MasterCraft builds reputation as well as its houses

One house fire and a desire for three acquaintances to go into business for themselves has resulted in the formation of a St. Johns County-based builder/developer that can mix it up with the industry behemoths.


MasterCraft Builder Group is a company that has its product in some of the nicest communities in the county — Shearwater, Madeira, RiverTown, to name a few — and has even started its own smaller developments.

The one event that started Chris Shee, Andy Chambers and Neill Singleton in that direction was something they couldn’t control or anticipate.

When a house burned down in Bartram Springs, a lot became available. Shee purchased it in 2011 and thought it would be a good investment. Then he thought maybe he should build a house rather than just sell the lot to a builder.

Shee brought in Chambers, who had already established MasterCraft but hadn’t built a home yet, to be the builder.

The whole situation worked out so well that Shee, who leads land acquisition and sales, and Singleton, a financial expert, joined Chambers as partners of MasterCraft.

And after closing on just the one home in 2011, the company closed on 20 in 2012 and has kept growing.

“We had the same ideas, same values, but different skills,” Chambers said.

In order to keep momentum, the partners said they had to build homes that were as good or better than the big companies that dominate the area. They had to show an attention to detail and personal touch that larger firms simply couldn’t emulate.

One example Shee gives is that at every closing of a MasterCraft home, one of the partners is present.

“We do that because we’ve created a relationship with that person,” Shee said. “It’s a huge purchase and we just want to thank them and be there for that exciting time. On top of that, we get a report of how we did straight from the customer’s mouth.”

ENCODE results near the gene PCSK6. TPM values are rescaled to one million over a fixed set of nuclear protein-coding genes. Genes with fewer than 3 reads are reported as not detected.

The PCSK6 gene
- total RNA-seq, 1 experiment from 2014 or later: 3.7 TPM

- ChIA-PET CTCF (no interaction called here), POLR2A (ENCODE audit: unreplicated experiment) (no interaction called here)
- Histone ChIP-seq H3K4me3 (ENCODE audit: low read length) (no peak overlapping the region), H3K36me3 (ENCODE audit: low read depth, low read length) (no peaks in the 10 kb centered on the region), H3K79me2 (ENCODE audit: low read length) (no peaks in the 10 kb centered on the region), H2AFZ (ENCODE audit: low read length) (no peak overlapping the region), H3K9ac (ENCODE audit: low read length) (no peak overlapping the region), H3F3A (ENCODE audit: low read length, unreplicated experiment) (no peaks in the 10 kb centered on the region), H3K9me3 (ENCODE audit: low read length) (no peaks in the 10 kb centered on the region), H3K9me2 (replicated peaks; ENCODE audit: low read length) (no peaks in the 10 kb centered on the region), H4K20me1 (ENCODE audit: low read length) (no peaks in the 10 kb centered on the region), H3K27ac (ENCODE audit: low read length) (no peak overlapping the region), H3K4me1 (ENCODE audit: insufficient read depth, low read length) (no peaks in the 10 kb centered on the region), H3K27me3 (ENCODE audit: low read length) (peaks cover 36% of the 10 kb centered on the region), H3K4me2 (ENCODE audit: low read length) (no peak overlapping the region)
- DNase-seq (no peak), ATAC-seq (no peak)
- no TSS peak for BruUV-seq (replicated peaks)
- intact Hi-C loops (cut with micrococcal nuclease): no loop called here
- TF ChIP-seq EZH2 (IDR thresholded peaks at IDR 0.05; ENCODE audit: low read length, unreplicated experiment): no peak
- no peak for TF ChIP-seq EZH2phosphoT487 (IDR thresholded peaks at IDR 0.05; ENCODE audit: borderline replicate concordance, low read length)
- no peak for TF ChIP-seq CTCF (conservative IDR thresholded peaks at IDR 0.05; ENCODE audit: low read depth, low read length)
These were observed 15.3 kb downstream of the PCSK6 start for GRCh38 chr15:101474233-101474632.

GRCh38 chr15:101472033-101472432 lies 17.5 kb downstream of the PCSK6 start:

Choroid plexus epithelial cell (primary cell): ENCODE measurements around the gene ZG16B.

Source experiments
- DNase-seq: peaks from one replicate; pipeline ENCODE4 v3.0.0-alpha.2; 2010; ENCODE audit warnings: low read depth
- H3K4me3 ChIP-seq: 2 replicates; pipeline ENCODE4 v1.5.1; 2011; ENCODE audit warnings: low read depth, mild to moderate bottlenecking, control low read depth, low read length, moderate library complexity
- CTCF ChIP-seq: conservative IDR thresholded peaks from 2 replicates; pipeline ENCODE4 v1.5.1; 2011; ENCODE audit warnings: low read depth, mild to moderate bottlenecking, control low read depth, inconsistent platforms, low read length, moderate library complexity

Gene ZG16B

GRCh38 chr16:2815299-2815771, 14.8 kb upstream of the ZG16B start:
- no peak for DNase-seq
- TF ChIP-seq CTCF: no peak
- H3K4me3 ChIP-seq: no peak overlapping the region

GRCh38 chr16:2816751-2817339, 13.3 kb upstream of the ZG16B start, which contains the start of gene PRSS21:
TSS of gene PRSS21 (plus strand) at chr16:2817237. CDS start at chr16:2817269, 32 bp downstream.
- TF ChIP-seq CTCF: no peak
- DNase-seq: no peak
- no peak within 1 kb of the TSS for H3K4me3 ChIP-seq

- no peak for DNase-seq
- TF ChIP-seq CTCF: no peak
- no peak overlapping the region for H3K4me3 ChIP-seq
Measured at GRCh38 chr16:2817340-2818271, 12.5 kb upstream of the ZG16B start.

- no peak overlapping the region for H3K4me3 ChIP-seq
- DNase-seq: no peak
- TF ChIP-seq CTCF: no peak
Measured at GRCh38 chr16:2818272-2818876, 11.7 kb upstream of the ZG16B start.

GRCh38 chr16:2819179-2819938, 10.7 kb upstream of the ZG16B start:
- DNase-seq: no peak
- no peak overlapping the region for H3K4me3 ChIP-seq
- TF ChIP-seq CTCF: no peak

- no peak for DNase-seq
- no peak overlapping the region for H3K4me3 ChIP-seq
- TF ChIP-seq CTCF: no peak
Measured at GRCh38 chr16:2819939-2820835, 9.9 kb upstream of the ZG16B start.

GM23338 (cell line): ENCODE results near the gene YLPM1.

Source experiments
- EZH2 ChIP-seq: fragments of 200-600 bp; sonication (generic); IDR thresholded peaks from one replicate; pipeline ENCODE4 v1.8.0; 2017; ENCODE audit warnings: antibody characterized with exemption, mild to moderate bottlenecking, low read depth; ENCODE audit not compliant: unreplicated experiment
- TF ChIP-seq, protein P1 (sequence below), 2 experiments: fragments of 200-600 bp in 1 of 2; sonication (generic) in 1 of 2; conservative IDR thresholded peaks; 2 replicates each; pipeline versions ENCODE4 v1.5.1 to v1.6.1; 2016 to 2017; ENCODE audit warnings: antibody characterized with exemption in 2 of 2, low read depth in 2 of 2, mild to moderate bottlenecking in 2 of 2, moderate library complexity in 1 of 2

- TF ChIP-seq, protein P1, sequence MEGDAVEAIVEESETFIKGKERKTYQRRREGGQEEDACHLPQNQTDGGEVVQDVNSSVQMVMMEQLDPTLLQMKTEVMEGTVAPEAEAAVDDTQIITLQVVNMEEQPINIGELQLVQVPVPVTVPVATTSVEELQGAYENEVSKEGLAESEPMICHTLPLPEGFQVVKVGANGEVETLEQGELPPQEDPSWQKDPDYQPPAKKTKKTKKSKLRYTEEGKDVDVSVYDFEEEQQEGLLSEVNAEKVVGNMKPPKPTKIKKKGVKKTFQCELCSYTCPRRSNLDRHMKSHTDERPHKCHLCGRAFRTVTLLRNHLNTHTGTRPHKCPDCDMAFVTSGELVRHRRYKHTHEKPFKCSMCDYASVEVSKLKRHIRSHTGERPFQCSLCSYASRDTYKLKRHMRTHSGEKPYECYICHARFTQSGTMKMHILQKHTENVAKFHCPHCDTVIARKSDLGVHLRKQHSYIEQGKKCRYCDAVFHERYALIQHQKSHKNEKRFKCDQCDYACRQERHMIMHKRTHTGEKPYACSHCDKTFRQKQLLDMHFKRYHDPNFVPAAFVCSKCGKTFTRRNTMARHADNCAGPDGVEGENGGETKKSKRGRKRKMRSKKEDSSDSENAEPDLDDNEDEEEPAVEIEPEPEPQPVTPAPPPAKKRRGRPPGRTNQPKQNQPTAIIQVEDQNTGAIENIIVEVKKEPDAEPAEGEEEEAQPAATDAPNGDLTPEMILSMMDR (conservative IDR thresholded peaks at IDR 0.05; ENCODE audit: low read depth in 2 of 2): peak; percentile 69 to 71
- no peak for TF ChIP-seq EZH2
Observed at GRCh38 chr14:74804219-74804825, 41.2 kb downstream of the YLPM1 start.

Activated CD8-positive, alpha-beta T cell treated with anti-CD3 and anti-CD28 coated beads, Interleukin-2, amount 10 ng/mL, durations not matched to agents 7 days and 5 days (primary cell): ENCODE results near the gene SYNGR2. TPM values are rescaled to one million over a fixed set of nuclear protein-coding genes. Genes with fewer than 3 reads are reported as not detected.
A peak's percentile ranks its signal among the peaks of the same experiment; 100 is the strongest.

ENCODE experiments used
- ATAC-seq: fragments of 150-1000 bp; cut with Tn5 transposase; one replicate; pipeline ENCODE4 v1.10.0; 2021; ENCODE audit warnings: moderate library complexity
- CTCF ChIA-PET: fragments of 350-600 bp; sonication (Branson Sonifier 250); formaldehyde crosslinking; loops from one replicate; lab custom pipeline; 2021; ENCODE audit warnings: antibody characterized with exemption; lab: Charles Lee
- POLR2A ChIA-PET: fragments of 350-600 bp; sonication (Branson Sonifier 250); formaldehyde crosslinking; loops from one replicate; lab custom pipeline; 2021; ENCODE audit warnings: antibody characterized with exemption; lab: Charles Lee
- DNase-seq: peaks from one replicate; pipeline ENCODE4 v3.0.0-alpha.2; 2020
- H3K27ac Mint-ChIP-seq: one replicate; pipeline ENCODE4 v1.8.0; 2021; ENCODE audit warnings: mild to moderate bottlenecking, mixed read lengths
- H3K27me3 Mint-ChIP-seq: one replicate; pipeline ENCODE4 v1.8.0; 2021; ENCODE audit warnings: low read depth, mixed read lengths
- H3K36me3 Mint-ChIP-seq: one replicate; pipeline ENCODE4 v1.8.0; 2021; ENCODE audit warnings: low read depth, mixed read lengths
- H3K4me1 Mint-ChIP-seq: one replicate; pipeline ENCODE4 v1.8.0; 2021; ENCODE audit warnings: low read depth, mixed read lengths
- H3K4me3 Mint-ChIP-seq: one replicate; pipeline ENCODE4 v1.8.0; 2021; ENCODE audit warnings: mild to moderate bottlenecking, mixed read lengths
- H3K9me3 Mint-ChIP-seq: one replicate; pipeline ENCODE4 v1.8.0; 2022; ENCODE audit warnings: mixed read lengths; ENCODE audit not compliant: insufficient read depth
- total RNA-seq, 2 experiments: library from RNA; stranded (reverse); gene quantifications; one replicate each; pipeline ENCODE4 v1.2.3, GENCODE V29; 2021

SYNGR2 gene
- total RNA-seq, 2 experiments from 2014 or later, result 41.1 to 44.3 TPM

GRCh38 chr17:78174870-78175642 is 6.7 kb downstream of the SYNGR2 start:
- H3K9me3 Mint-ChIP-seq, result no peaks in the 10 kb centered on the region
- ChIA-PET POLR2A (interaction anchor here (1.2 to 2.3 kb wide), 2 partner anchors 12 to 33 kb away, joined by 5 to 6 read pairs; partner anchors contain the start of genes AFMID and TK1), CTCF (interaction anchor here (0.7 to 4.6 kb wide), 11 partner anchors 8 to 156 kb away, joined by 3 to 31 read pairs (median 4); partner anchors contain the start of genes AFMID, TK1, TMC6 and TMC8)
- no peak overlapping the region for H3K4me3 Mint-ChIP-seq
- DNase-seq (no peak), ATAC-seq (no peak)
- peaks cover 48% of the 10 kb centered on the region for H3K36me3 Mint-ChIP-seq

Those reports back to the partners and to the general public have been the lifeblood of the company.

Not everything is going to go perfectly when building a house, but Shee said it’s the way he and other employees respond to problems and complaints that set MasterCraft apart.

Being a local builder also appeals to a lot of potential buyers.

“The majority of our building was in the area, so word of mouth just started happening,” Shee said. “We wanted to do a superb job of treating customers fairly.

“You do the right thing and impress people, you create that raving fan, that’s the best advertising you can have.”

It’s clearly worked, and the small company, while still nothing like a DR Horton or KB Homes, is not such an underdog anymore.

MasterCraft is building some of the priciest homes in Shearwater and has just started selling phase III of its own development Villages of Valencia.

Shearwater developer Freehold Communities said MasterCraft has been a great fit for its community, which is located off of County Road 210.

“Freehold Communities initially invited MasterCraft to offer homes in Shearwater based on MasterCraft’s reputation for quality homes and excellence customer service,” said Mike McCollum, senior project manager for Freehold Communities, in an email to The Record.

“Since working with MasterCraft, we’ve experienced both of these traits first-hand. We appreciate the MasterCraft team’s continuous commitment to serving Shearwater customers throughout the entire home buying experience.”

The Villages of Valencia project is the biggest one in MasterCraft’s portfolio. The next phase of the project, which is off of East Watson Road, is 58 homes, but the future phases are planned for another 200-plus homes.

There’s more coming, too. MasterCraft has 45 lots in Madeira, which is on the property of the former Ponce de Leon Golf Course. It is also building on 41 lots in TrailMark, in the World Golf Village area.

And there’s even more on the way, Shee said.

“The developers have really caught on to us as a brand, knowing that we not only build beautiful, well-built homes, but that we have great service and stand behind the product,” he said.

Because they are all part of the local community, Shee said it’s important to all the partners that they treat customers and employees well.

Whether it’s raising money for charity (MasterCraft raised more than $50,000 just last year for St. Augustine Youth Services and Seamark Ranch in Green Cove Springs) or helping out employees in a financial jam, the MasterCraft partners said doing the right thing goes beyond building good homes.

And as much as it gives Shee, Chambers and Singleton a sense of pride, it also makes for better business in the long run.

Chambers said being loyal to employees, customers, contractors and even suppliers leads to more sales, a stable office staff and reliable work at the job sites.

“The way we get things done as a local builder is almost 100 percent through personal relationships,” Chambers said. “We’re able to be competitive because of our relationships.”